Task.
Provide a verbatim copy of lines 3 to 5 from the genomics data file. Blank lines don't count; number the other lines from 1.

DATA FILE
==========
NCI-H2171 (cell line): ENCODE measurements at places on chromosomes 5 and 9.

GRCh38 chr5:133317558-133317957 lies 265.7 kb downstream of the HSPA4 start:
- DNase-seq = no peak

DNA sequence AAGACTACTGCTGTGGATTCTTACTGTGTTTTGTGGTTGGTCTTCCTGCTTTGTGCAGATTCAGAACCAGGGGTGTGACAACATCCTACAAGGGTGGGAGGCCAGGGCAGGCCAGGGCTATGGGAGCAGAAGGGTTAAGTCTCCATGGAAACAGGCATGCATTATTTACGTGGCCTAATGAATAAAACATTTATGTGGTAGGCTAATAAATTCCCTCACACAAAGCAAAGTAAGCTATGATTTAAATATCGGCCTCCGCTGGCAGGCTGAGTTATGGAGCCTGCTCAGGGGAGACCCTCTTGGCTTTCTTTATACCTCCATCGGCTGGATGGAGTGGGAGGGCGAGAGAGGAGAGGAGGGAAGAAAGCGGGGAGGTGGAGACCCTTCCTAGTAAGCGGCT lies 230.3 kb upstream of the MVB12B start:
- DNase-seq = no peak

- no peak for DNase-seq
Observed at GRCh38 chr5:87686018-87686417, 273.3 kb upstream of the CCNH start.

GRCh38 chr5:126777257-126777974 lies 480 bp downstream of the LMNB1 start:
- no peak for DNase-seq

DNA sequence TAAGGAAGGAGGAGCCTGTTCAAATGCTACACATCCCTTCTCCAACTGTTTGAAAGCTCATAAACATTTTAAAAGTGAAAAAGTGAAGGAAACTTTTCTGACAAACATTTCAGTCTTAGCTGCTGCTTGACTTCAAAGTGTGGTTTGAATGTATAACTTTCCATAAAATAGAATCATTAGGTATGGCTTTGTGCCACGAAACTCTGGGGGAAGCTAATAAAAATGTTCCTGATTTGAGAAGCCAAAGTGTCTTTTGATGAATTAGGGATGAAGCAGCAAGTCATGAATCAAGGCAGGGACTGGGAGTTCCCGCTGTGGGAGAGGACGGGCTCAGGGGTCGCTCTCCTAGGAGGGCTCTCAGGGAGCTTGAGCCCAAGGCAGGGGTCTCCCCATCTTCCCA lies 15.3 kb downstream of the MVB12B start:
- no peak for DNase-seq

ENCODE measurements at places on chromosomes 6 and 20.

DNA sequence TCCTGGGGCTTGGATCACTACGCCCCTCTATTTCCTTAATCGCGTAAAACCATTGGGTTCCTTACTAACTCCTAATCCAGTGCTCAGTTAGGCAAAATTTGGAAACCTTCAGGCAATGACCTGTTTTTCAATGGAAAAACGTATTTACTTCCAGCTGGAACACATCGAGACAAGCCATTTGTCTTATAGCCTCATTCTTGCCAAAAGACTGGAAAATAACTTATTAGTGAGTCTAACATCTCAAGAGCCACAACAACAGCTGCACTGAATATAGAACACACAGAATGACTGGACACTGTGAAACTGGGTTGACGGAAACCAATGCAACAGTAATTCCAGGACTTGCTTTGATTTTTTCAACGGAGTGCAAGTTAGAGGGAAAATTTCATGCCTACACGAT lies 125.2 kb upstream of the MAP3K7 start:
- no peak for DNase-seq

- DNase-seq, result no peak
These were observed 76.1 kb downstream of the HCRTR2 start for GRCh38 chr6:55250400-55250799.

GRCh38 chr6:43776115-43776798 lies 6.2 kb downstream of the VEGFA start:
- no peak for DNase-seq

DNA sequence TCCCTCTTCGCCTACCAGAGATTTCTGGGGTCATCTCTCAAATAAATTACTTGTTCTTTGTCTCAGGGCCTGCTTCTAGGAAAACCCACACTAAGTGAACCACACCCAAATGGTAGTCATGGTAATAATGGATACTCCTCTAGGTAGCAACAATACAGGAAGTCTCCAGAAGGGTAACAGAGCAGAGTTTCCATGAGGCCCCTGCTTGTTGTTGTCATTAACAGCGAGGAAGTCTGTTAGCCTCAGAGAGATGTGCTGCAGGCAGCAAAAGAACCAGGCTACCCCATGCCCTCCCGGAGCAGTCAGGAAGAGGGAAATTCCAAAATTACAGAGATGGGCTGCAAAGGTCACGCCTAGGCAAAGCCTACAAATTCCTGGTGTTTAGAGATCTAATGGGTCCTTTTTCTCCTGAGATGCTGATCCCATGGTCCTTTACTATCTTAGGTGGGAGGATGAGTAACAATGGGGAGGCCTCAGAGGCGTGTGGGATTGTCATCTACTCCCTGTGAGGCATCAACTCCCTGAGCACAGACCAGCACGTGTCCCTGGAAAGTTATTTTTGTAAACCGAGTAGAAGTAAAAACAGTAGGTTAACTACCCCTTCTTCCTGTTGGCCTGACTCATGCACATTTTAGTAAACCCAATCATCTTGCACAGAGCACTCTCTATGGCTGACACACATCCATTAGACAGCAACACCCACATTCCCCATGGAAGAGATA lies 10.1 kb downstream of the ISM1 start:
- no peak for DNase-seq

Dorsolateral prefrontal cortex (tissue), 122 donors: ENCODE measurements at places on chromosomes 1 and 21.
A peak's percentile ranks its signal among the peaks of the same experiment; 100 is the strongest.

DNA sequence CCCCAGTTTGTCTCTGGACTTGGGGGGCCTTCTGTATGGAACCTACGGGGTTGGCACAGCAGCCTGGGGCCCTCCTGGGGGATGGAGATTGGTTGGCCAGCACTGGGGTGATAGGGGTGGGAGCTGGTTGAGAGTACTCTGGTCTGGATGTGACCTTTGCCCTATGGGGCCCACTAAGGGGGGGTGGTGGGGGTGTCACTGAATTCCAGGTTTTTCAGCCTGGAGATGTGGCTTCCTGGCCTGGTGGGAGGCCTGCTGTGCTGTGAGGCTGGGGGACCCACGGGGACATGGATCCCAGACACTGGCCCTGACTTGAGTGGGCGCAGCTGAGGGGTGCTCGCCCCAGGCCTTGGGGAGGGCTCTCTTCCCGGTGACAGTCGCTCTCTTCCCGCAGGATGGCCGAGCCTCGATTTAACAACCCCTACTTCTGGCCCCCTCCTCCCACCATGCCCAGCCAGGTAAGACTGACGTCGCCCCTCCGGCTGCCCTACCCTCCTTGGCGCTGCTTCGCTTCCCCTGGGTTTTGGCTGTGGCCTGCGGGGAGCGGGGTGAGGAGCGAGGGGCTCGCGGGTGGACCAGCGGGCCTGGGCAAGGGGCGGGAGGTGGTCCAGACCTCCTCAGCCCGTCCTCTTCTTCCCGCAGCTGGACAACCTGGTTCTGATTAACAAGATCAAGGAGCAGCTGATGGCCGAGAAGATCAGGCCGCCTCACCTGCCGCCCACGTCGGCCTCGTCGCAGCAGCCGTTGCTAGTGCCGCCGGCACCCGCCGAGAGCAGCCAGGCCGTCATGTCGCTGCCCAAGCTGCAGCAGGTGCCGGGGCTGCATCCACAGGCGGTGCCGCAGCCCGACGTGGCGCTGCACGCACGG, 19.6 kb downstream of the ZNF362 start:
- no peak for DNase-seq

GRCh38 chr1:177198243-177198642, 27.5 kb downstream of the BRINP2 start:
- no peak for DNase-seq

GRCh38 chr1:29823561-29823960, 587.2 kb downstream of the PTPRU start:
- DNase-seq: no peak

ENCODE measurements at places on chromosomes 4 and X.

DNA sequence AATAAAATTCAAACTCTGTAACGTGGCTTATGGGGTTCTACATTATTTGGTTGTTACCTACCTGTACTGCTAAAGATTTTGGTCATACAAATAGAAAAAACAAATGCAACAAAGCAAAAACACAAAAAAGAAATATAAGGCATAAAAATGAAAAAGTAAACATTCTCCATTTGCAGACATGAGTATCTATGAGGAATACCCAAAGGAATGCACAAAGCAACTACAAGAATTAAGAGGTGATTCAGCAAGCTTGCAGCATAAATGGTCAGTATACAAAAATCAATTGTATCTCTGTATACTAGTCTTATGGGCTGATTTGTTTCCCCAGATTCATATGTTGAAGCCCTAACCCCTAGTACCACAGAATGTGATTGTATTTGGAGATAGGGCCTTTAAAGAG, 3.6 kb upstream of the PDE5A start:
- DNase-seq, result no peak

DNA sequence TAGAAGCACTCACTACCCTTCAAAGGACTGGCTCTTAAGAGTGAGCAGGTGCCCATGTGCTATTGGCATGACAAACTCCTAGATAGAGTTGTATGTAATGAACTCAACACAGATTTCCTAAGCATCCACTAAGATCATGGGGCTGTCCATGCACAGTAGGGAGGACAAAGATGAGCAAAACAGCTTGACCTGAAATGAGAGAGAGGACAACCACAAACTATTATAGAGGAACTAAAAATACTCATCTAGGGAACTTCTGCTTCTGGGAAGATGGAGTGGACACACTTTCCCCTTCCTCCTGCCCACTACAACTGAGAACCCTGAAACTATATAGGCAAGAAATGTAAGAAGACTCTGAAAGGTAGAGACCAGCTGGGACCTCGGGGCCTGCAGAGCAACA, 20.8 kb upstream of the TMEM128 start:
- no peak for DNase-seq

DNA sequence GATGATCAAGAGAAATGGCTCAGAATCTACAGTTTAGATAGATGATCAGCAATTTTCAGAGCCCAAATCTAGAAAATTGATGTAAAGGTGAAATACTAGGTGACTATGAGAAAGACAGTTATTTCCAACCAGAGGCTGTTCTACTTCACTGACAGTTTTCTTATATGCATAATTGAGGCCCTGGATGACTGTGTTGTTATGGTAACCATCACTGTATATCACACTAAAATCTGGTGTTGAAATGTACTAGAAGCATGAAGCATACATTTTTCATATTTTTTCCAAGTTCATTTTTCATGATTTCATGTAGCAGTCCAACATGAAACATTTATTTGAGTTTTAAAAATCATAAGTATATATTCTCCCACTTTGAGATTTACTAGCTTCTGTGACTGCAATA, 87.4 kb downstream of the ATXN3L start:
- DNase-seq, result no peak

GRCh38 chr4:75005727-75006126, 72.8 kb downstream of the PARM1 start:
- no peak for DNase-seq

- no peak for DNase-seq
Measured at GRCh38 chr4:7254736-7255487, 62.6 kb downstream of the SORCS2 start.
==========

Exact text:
- DNase-seq = no peak

DNA sequence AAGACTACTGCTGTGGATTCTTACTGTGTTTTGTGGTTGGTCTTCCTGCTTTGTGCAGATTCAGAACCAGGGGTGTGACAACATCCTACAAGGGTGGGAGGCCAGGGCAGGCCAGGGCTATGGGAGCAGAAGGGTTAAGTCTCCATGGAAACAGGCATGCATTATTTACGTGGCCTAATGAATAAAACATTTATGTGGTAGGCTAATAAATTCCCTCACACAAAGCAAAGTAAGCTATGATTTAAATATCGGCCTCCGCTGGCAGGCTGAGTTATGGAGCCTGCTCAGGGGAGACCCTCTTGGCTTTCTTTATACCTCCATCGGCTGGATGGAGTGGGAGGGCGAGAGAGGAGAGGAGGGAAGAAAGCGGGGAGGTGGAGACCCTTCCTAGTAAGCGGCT lies 230.3 kb upstream of the MVB12B start:
- DNase-seq = no peak